CIGLIOLA

Valentina CIGLIOLA

Innate Mechanisms of Spinal Cord Regeneration

 

Main interests

  • Progenitor Cell Responses to Spinal Cord Injury
  • Axon Regeneration and Neurogenesis
  • Restoration of Functional Circuits and Motor Function after Spinal Cord Injury
  • Cross-Species Variation in Spinal Cord Regenerative Capacity

Scientific Questions

Our main research goal is to understand mechanisms of spinal cord regeneration. While adult mammals (including humans) undergo scarring after spinal cord injury, zebrafish vigorously regenerate and completely recover function after a paralyzing injury. Key for this regenerative capacity are both neurogenesis and the formation of a tissue bridge between the two severed spinal cord stumps, composed of glial cells and nerve fibers (axons). Neonatal mice also regenerate axons after spinal cord injury, and recent studies have bolstered the idea of similar regeneration mechanisms to those in zebrafish. We ask the following questions: What are the factors and mechanisms allowing innate spinal cord regeneration to occur? How are these mechanisms regulated? Are there conserved pro-regenerative mechanisms between zebrafish and neonatal mouse spinal cord? Can regeneration in adult mammals be awaken by re-establishment of innate pro-regenerative mechanisms?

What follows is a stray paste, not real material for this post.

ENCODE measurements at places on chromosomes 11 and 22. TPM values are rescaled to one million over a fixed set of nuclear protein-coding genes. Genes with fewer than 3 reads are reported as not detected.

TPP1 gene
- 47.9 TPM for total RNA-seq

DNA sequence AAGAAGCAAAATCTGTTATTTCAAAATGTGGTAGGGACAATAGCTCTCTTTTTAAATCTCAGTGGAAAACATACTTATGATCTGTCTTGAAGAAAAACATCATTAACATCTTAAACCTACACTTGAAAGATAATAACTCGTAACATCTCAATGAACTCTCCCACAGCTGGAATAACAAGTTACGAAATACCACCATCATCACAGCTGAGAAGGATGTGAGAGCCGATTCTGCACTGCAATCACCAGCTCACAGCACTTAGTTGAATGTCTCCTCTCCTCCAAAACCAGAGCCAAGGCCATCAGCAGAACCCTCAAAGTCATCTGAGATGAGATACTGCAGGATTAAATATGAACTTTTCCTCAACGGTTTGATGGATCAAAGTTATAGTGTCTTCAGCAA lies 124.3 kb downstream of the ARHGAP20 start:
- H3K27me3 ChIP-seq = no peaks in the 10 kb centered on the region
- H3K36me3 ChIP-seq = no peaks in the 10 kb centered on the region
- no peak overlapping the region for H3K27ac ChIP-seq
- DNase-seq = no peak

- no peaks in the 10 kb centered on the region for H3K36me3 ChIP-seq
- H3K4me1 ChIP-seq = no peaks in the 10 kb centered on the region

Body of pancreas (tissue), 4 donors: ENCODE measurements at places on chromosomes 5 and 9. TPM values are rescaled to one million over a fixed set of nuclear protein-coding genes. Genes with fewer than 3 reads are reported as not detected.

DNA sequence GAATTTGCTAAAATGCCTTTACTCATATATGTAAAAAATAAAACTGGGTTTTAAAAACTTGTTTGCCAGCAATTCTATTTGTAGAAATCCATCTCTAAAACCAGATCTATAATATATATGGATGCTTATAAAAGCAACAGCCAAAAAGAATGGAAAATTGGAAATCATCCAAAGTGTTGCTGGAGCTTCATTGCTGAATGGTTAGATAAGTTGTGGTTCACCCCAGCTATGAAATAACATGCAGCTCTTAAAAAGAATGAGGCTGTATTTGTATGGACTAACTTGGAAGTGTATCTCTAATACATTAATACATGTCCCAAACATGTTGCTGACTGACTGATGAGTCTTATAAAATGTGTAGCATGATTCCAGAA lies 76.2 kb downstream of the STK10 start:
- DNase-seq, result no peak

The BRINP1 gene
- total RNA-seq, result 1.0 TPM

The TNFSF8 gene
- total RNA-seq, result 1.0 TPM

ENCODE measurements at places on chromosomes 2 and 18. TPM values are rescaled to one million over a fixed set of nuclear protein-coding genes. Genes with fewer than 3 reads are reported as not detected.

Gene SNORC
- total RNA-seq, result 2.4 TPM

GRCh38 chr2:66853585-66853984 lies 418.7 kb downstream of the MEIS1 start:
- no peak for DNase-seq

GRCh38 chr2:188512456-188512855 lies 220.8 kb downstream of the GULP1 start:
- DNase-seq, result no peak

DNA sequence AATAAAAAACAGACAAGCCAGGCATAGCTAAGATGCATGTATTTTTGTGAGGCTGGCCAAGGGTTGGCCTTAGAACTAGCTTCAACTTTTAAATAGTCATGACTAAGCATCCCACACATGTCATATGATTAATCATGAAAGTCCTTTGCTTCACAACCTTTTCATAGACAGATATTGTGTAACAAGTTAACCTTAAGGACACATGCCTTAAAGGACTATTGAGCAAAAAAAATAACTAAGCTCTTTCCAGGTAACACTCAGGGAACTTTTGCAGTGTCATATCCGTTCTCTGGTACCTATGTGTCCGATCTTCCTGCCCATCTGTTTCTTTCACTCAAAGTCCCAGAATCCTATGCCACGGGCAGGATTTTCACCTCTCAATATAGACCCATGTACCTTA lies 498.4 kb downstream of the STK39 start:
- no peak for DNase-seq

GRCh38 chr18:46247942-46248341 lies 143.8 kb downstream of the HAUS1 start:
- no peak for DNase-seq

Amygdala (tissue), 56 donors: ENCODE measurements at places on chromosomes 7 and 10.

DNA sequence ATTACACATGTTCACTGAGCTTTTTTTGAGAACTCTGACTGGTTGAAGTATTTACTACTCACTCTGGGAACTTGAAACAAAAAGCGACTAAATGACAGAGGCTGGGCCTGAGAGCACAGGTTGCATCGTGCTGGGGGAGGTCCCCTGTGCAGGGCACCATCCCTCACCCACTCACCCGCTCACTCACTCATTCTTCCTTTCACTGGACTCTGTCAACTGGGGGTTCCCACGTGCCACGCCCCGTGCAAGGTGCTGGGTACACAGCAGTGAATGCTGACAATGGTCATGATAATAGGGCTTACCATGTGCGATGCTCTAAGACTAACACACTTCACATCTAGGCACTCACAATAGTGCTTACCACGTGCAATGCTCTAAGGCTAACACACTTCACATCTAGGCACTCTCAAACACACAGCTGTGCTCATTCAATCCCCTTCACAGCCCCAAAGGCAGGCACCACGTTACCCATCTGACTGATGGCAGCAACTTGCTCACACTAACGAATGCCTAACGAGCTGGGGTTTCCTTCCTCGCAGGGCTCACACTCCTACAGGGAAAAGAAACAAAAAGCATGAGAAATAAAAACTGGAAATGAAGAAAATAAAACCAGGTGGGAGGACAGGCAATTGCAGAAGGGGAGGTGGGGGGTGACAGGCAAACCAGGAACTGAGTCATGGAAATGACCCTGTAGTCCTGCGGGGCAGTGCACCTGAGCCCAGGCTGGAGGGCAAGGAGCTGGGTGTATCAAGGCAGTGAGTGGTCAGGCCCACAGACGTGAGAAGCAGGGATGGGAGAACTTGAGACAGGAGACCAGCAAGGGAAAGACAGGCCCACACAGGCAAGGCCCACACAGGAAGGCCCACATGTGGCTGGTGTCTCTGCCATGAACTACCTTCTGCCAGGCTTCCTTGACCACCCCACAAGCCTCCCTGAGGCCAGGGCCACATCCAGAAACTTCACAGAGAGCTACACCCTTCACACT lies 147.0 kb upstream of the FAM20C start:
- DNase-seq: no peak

Figure: longitudinal section of zebrafish spinal cord at 2 weeks post transection injury showing tissue bridging between the two severed spinal cord stumps. Glia labeled in magenta and cell nuclei stained in blue.

Our Strategy

Our primary model system is the zebrafish, possessing many experimental advantages (i.e. large clutches, amenability to mutagenesis) and allowing to apply molecular genetics to spectacular regenerative events. A subset of our studies employs neonatal mice, recently emerged as an informative mammalian model to study natural spinal cord regeneration.

In zebrafish, we combine transcriptomic screens, genetic gain-and-loss of function, regeneration and functional assays to identify factors and mechanisms allowing pro-regenerative responses of progenitor, glial and neuronal cells.

In neonatal mice, we have implemented viral vector approaches to target cells at the site of injury. We combine these approaches with cell ablation and lineage tracing strategies to investigate pro-regenerative responses, and their similarities to those in zebrafish. Ultimately, our aim is to combine these discoveries and develop strategies to awaken regeneration in adult mammals.

Figure: longitudinal sections of zebrafish (top) and neonatal mouse (bottom) spinal cord at 3 days post transection or crush injury, respectively. Glial cells labeled in green, axons labeled in red.

Research Aims

Characterizing the Molecular Mechanisms of Bridge-Associated Neurogenesis